My mind wandered back to my experiences with Green Arches and Mountain Springs. I saw these cycles of reform on the micro level in the small and fragmented reform cycles at Green Arches: critique – solution – problem – critique. But at Mountain Springs it had been different. Instead of critique, their solutions came from a vision about the kind of school they wanted for students and the kind of community they wanted to build. When solutions came out of a vision rather than critique, they seemed to propel forward worthwhile and aligned initiatives, motivate widespread action, and sustain a strong sense of community. At Mountain Springs, there was no need to mandate inclusion for students with disabilities - it happened naturally because it aligned with that schools’ vision of inclusivity, community, and collaboration. If this could happen at one school, can it happen in a district? What about a county? A state? The nation?

I believe it can. In fact, it’s possible that the only way to interrupt the cycles of reform, or to move out of the quagmire of negativity, is to stop critiquing and start listening: In our homes, in our schools, and in our communities. We need to have conversations about what we want for our students and what kind of lives we want them to lead. We need to talk about the role that school should play in creating those lives and how schools can ensure that citizens are prepared to participate in democracy. It is the collective visioning process - that Mountain Springs embarked on and that Green Arches neglected - that promotes positivity, increases motivation, and creates a sense of shared ownership over the futures of our children and our society.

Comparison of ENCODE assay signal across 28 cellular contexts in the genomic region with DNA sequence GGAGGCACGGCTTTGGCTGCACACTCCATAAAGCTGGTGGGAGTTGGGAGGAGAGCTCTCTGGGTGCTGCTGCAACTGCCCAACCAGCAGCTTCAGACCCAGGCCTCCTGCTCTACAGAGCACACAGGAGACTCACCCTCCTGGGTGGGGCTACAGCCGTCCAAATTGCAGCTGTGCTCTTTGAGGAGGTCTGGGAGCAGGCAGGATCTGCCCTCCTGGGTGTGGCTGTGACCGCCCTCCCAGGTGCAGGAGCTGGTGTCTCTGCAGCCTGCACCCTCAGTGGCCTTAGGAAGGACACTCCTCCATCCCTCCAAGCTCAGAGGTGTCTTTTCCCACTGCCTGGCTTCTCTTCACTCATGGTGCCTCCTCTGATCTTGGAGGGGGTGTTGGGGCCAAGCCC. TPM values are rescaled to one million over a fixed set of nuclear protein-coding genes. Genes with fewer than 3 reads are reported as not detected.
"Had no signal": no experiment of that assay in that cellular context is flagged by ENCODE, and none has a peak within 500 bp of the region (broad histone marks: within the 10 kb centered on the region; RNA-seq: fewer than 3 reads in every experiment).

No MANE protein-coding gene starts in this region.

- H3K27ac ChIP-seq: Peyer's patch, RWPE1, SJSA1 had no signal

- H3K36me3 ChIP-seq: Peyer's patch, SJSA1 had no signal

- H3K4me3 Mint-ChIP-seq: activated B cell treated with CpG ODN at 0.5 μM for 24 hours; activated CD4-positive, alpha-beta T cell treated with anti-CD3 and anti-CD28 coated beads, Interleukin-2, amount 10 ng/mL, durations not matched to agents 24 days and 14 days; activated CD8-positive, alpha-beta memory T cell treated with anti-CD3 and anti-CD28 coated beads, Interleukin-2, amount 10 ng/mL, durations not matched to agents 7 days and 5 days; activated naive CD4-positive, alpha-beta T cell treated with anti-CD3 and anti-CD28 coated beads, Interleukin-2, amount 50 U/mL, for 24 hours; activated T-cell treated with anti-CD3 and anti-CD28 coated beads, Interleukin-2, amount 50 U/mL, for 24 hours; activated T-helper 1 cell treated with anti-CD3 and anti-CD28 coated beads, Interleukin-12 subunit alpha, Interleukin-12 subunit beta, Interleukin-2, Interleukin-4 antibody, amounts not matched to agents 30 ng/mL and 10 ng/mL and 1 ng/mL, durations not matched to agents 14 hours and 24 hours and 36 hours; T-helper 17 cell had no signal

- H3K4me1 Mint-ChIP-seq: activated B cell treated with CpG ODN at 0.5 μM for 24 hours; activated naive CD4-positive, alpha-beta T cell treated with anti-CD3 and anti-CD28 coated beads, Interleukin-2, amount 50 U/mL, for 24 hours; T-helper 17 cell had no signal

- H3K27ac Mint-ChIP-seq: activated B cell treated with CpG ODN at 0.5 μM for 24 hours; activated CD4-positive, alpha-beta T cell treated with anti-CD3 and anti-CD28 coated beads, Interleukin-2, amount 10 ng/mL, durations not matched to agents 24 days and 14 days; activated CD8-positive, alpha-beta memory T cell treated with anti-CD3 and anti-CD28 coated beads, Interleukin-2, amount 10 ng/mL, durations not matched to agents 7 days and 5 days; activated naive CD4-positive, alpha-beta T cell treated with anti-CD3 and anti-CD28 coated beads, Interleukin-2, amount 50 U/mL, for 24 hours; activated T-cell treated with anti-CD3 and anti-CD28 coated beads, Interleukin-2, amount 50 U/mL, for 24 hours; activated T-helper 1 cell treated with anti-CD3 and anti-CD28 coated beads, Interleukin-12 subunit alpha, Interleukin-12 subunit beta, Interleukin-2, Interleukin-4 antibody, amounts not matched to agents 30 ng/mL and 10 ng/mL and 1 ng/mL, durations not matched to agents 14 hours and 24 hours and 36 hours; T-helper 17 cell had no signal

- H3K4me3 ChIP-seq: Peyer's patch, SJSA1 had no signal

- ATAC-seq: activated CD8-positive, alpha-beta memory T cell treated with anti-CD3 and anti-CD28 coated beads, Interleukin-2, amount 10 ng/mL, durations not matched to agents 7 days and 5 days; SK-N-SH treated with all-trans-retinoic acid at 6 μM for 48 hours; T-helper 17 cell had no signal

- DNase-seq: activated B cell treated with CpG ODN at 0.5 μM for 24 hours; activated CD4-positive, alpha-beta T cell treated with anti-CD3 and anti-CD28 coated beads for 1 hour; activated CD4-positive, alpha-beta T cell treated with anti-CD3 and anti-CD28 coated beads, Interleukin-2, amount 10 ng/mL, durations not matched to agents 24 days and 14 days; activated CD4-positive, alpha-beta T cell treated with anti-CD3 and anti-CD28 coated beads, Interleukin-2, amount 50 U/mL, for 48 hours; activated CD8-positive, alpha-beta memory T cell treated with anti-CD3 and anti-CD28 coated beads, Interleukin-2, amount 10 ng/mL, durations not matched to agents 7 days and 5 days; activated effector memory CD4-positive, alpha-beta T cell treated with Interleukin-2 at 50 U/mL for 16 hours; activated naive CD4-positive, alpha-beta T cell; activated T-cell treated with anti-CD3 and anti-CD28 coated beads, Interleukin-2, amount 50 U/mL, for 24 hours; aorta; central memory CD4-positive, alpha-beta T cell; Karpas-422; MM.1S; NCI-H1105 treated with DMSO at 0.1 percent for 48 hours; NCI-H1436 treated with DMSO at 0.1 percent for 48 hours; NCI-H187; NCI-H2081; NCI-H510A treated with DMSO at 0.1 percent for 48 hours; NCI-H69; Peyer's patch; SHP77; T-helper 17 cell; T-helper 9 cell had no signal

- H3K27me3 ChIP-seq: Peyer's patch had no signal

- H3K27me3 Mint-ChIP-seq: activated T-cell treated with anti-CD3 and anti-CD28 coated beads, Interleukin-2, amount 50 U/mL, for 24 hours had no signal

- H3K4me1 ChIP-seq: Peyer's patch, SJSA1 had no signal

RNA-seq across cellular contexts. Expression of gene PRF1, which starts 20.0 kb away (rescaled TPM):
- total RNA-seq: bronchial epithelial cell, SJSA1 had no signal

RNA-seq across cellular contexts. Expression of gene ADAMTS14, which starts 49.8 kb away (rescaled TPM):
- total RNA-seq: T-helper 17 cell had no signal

At REENVISIONED, we believe a new vision only emerges when thousands join the conversation and together we share our stories, hopes, dreams, fears, and aspirations for our lives and our schools. REENVISIONED partners with schools, community organizations, and nonprofits to facilitate a personalized collective visioning process. We help education organizations build a vision and theory of change, while also becoming part of the larger REENVISIONED movement. Share your hopes and dreams for children with us – join the movement of 10,000 individuals who are coming together not to critique, but to set vision. Be a part of our massive reenvisioning process at REENVISIONED: Sign up to be a Catalyst, pilot our instructional unit in your classroom – make sure that your voice and your vision sets the direction for our schooling system.

Do you work in schools? Get in touch with us. The collective visioning process is a powerful way to engage students, educators, and parents in a meaningful, positive conversation about your mission, vision, and values while also becoming part of a larger movement. Students get to see their work and voices shared with the world.

* all school names are pseudonyms


Tye RipmaComment